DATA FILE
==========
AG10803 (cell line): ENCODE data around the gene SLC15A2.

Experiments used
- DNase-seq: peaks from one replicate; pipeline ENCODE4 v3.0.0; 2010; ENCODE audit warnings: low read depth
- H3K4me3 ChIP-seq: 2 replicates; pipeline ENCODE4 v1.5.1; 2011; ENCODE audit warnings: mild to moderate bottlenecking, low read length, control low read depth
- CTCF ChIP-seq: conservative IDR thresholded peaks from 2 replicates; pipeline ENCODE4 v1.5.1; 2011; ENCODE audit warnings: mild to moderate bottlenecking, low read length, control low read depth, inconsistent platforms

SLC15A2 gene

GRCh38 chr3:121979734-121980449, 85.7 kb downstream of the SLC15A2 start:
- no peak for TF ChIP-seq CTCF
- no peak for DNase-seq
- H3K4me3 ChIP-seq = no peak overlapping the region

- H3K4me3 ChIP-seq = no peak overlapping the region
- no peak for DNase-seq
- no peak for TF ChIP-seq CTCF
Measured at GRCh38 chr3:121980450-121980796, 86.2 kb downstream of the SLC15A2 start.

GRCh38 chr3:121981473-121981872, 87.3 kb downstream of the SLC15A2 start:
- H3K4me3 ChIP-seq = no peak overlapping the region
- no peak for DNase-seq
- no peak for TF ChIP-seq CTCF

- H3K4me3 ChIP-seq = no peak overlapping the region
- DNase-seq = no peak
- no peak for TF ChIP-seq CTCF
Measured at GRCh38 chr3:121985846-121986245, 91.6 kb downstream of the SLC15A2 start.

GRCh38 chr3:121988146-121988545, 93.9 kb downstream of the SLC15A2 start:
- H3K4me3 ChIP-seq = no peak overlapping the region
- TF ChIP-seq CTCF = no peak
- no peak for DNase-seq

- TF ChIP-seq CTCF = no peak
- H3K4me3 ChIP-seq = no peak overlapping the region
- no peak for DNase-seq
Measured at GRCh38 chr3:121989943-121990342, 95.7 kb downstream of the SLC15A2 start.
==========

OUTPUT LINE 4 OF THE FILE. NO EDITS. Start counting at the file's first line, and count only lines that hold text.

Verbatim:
- H3K4me3 ChIP-seq: 2 replicates; pipeline ENCODE4 v1.5.1; 2011; ENCODE audit warnings: mild to moderate bottlenecking, low read length, control low read depth